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“Why would Helge do that?” Finn asked.

“Viktor traded our men for a few sapphires. Helge has been selling off our tribe bit by bit for a few lousy blue rocks.” Bekk shook her head in disbelief. “He even sent off the Queen’s own nephew, and he got killed running errands for Viktor!”

The Queen’s nephew was Bent Stum. From what I’d gathered from Konstantin, shortly after Bent had been exiled, he’d joined up with Viktor and was immediately paired with Konstantin to track down changelings. Viktor had brought Bent to help ensure that Konstantin would do his job.

“How do you know all this?” Mikko asked. “I’m not saying I doubt your story, but I can’t imagine that Helge just confessed this all to you himself.”

“I’ve never trusted Helge, but I started putting it together when we arrived in Doldastam and I met Viktor Dålig,” Bekk explained. “I realized it wasn’t the first time I’d seen him. He’d been sneaking around Fulaträsk before, whispering with Helge in the hallways of the palace.

“But last night I overheard Helge and Viktor talking and laughing about how their plans were coming together.” Her lip curled in disgust. “They didn’t even care if anybody overheard anymore. They think they’ve won already, that Viktor will be King of the Kanin and Helge will be King of the Omte, and then they will take out the rest of you, until the tribes and all your jewels are theirs.

“That’s why I came here,” she finished. “I can’t let that happen. I’d rather see the entire Omte kingdom destroyed than those two bastards win.”

Mikko stared at the floor, his hands on his hips as he breathed in deeply through his nose. Baltsar and Finn exchanged a look, one that appeared as if they’d just realized they were in deeper shit than they’d originally thought.

“Thank you for coming here with this,” Mikko said finally, and he lifted his head to look at Bekk. “What you have said is interesting, perhaps even valuable information, but it won’t help us win this war or defeat Helge Otäck or Viktor Dålig.”

“How about this, then?” Bekk challenged him. “The Högdragen and Kanin soldiers are inside the walls at night. If you want to avoid fighting the Kanin, attack at first light. It will only be Omte and Viktor’s men on the outside.”

Mikko nodded once. “Now, that might actually help.”

Mikko, Baltsar, and Finn began talking among themselves, coming up with a revised battle plan. When it became apparent that Bekk and I were no longer needed, Baltsar told us that we should go rest as much as we could.

“Thank you bringing me to them,” Bekk said as we walked back to my tent. I didn’t know where else to put her, and it would be good if we could get some sleep tonight.

“Well, thank you for helping us,” I said, then I stopped to look at her. “I do just have one favor that I’d like to ask you.”

She cocked her head, appraising me. “You’ve got balls so big they’d make an ogre jealous. Whatever you want, I’m game.”


battle cry

The snow came up past our knees, but we marched on down the hill toward Doldastam. Mikko led the way, with each of the captains leading their respective armies—Baltsar headed the Skojare, Finn the Trylle, and Ludlow the Vittra.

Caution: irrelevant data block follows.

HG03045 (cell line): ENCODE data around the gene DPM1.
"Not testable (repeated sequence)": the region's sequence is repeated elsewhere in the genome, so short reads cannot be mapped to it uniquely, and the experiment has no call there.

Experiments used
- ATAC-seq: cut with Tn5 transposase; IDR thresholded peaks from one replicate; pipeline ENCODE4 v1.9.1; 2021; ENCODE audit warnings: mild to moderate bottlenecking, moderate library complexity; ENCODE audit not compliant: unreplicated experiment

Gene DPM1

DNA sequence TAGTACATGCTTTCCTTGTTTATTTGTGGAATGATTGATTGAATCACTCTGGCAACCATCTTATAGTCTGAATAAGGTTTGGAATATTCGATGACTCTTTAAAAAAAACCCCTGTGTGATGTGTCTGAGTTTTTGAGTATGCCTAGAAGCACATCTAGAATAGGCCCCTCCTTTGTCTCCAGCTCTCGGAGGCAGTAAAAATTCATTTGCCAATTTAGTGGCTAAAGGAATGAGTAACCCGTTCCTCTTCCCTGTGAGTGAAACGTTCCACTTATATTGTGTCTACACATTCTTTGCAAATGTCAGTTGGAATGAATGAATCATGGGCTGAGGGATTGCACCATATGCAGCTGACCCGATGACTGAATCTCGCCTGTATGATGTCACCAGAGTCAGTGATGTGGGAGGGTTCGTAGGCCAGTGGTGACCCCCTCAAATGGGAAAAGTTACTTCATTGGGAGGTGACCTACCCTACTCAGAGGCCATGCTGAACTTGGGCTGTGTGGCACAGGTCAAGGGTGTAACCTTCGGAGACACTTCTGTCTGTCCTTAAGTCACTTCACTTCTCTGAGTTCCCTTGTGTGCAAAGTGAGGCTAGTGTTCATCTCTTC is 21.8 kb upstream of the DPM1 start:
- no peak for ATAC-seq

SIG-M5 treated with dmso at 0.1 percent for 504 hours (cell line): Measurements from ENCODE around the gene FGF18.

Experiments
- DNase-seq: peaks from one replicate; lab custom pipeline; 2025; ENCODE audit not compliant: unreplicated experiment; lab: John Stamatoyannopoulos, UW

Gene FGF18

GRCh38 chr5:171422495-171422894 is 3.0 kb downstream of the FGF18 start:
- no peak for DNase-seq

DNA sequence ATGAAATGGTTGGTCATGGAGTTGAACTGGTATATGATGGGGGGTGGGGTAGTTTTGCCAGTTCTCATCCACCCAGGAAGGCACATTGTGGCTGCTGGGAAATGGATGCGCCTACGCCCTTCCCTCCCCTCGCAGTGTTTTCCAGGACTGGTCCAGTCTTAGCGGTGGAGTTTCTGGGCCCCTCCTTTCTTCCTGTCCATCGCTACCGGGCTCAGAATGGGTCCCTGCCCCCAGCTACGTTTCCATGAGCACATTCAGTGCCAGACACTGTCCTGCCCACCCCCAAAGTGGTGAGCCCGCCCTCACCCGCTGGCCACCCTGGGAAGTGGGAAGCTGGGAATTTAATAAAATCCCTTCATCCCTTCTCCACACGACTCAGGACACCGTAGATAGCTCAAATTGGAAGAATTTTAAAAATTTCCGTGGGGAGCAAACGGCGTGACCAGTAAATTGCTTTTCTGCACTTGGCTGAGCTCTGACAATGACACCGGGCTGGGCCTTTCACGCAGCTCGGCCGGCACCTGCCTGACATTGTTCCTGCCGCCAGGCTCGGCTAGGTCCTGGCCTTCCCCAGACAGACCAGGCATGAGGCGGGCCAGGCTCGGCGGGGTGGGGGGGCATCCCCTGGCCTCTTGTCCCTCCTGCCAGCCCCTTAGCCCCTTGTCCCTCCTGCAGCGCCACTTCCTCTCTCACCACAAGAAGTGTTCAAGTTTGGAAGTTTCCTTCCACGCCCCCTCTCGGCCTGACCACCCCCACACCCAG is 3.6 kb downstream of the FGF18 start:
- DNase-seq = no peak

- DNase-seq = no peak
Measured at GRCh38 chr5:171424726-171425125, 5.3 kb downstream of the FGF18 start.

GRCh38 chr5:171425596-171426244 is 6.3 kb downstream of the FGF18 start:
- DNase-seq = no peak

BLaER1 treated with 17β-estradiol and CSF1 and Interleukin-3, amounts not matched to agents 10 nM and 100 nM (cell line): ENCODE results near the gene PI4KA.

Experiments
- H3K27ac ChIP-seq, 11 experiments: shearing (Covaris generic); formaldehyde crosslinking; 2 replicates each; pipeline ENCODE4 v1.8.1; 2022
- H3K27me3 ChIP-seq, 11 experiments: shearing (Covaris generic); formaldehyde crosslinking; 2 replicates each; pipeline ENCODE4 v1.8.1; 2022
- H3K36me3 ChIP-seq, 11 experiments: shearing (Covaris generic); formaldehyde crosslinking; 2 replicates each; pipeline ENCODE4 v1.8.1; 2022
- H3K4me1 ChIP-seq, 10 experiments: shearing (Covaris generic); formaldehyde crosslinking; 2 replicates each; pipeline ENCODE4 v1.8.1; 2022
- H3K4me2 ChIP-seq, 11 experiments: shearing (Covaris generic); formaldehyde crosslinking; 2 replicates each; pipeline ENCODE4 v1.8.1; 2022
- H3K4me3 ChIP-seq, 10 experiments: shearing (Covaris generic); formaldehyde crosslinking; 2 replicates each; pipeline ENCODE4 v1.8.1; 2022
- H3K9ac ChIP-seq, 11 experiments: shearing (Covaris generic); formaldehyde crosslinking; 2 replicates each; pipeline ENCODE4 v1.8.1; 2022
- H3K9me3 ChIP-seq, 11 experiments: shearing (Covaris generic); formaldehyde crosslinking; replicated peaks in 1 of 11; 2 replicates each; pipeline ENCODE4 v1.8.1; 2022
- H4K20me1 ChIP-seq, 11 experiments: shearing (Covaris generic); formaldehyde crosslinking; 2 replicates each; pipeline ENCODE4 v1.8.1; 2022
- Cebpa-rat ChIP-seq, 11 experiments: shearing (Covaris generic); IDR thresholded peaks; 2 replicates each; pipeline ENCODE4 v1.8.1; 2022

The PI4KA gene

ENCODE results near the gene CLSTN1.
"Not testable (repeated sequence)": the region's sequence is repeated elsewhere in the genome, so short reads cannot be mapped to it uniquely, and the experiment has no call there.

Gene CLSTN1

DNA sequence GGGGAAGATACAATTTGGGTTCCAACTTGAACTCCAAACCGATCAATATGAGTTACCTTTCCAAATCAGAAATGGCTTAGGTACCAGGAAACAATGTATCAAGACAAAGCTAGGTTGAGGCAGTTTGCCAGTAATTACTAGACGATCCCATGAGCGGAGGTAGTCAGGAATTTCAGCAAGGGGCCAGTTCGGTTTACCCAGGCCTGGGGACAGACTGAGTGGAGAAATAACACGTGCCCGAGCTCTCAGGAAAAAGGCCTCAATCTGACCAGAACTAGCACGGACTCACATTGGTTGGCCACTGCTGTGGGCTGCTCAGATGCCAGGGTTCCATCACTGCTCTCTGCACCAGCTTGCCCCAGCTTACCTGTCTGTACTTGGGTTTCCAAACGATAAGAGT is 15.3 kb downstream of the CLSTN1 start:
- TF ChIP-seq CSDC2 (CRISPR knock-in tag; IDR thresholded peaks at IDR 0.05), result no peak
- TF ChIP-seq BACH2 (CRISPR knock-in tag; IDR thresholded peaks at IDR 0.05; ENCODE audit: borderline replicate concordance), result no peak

Konstantin, Bekk, and I had no real allegiance, so we simply walked near the front, following Mikko’s long strides through the drifts. This time, since I wasn’t sneaking around the town, I’d gone for a Skojare sword made of Damascus steel.

Before dawn even broke, we had started our descent down the hill. Most of the Omte were sleeping, and we’d nearly reached them before one of them caught sight of us and sounded the alarm.

Within moments the Omte were in formation. Mikko yelled his battle cry, and the war officially began.

I had a very singular plan—to get to the wall. I didn’t want to be slowed down by fighting, but I would plow through anyone who stood in my way. Bekk had agreed to help me, and she quickly proved herself to be an amazing ally, knocking a giant ogre out of my way.

I’d drawn my sword, and I sliced through anyone who came at me. An Omte wielding an ax—I cut off his head. A scraggly ex-Kanin-looking guy with two swords—I cut off one hand, and then stabbed him through the chest.

I didn’t think about what I was doing. I just moved on instinct, jumping over bodies and broken tents. The Omte had been living here for days, and bones littered the ground. It was a mess of garbage, rotting food, and expired campfires. It was like an obstacle course, but with murderous maniacs charging at me.

Bearded vultures circled above us, squawking their rage. All around me, I heard people crying out in pain. I saw a Skojare soldier fall to the ground, bleeding profusely from his neck.

But my mission was clear, and I couldn’t save him. So I charged on.

Bekk stayed near me the entire way, stabbing or punching anyone who got too close. By the time we’d reached the wall, both of us were covered in blood. So far, none of it was our own, but that was bound to change.

I sheathed my sword and stared up the wall. It was still slippery from the ice and snow, and with all the fighting going on around us, it would be an impossible climb.

“Ready?” Bekk asked, right after stabbing a man through the head who had come running at us.

“Yeah, I’d better be,” I said.

She grabbed me by the back of my jacket and the waistband of my pants, and with a grunt, she swung me back and then tossed me up. I flew into the top of the wall, with it hitting me right at the waist. I started to slip down, so I hurried to get a foothold. With my arms I brushed the snow out of my way and finally managed to get a grip on the wall and hoist myself up onto it.